Heuer Carrera 12 Dato

Speaking of Heuers, this fat-lugged triple calendar chronograph from the 1960s happens to be on the original bracelet, a rare find. The watch has wear, but I appreciate the originality. The Carrera 12 Dato is the only original Carrera that doesn't say Carrera and that has a slightly different case. They are highly-prized by astute Heuer collectors. You can read more about them at OnTheDash.


Omega Seamaster Reference 2846-8

This unpolished Omega is nothing particularly rare and special, but I just like the dial and overall look. It will require servicing, but would be a great entry into the world of vintage watches for someone.

It currently has a high bid of $172.50 and is being sold by an eBay seller in Australia who I have had good dealings with in the past.


Gallet MultiChron 30M in Clamshell Case

Sometimes you see a watch and your heart skips a beat. That was my reaction when I saw this Gallet on eBay this week. The non-luminous black dial, silver text, and perfect case are just a harmonious combination. This is an early "Clamshell" where the case is secured by four screws - an early method for adding water resistance to a chronograph. The original strap and Staybrite steel buckle have me going wild, too. I don't know how this watch has survived in such perfect condition, but I want it.


Universal Geneve Compax Reference 22278

Speaking of beautiful chronographs, this is a gorgeous 33 mm Compax. Unfortunately, the case has been polished a bit, but the dial and hands are in beautiful condition. I particularly like the inscription on the back: “Lawerence D. Bell Award, U of B. – USAF – ROTC, Duane F. Hartman, 1956”. The seller did some research and discovered that it was awarded  to an exemplary student in the Air Force ROTC program at the University of Buffalo by Bell Aircraft Corporation. Not a bad choice for a watch as a gift to the award-winner.


The Story of Rolex Book

Sometimes we see cool watch-related items for sale and this small book, the Story of Rolex, caught my attention. I particularly like the intro from Mr. Wilsdorf:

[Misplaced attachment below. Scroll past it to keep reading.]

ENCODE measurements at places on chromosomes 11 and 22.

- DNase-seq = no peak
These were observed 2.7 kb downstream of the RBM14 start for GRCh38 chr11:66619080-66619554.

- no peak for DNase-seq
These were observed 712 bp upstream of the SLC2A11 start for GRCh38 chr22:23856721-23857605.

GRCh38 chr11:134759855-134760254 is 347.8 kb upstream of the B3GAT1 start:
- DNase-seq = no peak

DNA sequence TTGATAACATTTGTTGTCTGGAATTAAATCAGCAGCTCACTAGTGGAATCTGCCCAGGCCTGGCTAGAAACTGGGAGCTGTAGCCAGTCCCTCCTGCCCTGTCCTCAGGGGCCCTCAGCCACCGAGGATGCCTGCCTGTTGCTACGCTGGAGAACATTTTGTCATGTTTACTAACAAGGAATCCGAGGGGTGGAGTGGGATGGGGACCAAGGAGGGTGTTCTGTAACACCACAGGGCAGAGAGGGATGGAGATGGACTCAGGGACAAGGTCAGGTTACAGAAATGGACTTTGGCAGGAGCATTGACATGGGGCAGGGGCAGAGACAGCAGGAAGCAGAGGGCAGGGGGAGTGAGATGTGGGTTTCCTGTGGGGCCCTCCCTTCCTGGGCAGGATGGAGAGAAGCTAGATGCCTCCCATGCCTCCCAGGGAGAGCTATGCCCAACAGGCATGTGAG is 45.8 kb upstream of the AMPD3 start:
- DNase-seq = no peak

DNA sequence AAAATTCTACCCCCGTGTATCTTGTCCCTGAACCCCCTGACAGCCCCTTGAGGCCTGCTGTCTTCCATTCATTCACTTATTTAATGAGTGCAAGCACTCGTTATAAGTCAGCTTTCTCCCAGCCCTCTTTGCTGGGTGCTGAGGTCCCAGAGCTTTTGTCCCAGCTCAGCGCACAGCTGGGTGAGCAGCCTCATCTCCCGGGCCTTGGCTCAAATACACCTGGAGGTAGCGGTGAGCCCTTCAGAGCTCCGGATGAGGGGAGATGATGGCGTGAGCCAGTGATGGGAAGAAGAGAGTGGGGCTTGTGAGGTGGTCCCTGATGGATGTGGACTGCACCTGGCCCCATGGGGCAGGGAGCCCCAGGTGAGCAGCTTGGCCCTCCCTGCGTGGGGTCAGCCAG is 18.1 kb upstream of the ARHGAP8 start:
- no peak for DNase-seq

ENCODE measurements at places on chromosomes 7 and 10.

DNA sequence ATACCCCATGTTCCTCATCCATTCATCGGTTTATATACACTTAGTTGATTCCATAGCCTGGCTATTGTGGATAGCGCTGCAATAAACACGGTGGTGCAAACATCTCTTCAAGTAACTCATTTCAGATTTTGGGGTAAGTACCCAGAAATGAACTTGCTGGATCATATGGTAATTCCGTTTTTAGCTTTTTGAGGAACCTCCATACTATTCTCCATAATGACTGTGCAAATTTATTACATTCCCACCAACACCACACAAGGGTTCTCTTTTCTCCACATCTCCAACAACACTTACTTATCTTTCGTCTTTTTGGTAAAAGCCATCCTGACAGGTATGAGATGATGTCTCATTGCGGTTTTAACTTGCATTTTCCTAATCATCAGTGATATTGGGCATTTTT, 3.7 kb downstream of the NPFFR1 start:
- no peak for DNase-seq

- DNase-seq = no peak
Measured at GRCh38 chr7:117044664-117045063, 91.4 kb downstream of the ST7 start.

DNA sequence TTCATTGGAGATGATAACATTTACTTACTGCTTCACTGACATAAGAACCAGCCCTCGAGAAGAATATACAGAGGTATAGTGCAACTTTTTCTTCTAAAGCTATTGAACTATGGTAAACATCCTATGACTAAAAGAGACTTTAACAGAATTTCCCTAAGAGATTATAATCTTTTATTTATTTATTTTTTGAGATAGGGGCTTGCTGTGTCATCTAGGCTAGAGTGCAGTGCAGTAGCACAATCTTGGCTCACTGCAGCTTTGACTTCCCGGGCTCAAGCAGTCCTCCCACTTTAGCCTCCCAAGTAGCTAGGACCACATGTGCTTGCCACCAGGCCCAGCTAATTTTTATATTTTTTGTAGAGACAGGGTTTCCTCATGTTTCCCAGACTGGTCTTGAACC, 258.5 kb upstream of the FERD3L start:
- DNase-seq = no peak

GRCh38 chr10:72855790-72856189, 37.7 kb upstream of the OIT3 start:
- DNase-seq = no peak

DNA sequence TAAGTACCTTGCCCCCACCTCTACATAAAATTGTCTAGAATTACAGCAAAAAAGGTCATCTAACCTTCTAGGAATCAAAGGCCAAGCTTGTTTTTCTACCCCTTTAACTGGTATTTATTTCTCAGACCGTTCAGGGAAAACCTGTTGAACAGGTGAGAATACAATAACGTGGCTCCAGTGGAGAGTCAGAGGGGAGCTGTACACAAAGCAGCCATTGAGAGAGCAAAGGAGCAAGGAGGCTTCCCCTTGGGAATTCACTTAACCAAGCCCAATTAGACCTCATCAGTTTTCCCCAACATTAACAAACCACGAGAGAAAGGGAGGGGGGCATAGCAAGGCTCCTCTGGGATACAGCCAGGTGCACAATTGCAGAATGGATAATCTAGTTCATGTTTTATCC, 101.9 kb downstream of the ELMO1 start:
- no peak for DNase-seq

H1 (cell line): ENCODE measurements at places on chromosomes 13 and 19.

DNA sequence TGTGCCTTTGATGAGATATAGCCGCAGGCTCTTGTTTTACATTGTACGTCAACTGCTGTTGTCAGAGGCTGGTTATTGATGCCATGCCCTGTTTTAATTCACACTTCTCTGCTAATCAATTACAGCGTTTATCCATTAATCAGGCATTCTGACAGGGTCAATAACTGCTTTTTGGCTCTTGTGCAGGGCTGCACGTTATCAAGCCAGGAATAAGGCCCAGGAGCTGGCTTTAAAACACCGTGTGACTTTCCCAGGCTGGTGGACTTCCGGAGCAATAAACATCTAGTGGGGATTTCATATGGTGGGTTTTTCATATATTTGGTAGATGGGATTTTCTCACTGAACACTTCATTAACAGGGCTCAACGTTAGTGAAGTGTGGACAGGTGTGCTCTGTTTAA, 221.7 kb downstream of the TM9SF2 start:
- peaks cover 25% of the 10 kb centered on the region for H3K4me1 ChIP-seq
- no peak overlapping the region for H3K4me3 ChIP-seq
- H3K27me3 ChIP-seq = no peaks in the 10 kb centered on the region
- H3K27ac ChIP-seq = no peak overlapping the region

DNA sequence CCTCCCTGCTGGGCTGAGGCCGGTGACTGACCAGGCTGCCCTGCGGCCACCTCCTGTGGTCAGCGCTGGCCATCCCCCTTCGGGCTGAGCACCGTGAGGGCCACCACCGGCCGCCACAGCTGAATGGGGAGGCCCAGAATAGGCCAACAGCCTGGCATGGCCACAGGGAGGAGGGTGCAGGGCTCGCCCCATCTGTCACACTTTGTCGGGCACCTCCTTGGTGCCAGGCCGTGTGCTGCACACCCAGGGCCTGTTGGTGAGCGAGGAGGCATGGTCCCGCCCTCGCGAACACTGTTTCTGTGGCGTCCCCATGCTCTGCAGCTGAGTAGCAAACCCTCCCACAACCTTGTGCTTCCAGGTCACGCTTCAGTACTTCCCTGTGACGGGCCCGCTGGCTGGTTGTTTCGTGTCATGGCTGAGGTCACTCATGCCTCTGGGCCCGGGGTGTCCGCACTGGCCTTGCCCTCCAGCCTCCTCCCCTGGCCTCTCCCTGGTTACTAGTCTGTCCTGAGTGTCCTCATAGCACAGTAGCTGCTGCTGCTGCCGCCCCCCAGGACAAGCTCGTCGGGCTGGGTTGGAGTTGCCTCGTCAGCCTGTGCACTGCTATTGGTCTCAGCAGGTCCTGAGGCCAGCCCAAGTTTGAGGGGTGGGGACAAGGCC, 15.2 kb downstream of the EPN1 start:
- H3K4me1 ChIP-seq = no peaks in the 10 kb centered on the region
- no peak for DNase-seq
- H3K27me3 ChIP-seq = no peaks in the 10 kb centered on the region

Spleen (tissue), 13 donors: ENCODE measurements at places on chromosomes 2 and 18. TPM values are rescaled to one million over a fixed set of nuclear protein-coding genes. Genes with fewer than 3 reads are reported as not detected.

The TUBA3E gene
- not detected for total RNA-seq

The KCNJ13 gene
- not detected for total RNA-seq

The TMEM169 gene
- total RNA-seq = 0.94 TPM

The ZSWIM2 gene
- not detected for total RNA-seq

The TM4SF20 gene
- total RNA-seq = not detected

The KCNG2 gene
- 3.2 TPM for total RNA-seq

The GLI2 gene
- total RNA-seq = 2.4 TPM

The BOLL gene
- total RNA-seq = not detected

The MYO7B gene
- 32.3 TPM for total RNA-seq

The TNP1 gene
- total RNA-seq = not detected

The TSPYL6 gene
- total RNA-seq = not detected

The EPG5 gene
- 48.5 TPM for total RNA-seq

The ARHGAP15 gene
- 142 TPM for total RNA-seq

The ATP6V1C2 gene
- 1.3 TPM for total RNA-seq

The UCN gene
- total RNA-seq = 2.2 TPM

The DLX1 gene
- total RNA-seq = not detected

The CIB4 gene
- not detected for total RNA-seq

"The story of Rolex is really the story of the wrist-watch. It begins in 1905, when the very sight of a watch on the wrist was enough to make people laugh. And it continued into 1914, when the wrist-watch grew up and proudly became, for the first time, a wrist-chronometer, in spite of the sceptics, who had said that such a thing could never be.

"Then on to 1927, when a young London stenographer astonished the world by swimming the English Channel wearing the world’s first waterproof watch. And then to the exciting day in 1931, when I slipped on to my wrist the world’s first waterproof watch to wind itself. And so to 1945, when the wrist-watch became a keeper of the days as well as of the hours and minutes.

"And the story ends … ? There is no end in sight yet!

"H. Wilsdorf

"Geneva, June 1948 / Governing Director"

This book/booklet is available for GBP 500 on eBay UK. I would be particularly interested to read the chapter on Tudor.


Notable Sales

It has been extremely rewarding to get the support of so many readers and continue the evolution of these What’s Selling Where articles. While this column is forward-looking toward upcoming auctions or watches currently for sale, I thought it might be a welcome addition to occasionally include notable sales that caught my attention. So here are three to start:


Autodromo Vic Elford Edition Prototipo Chronograph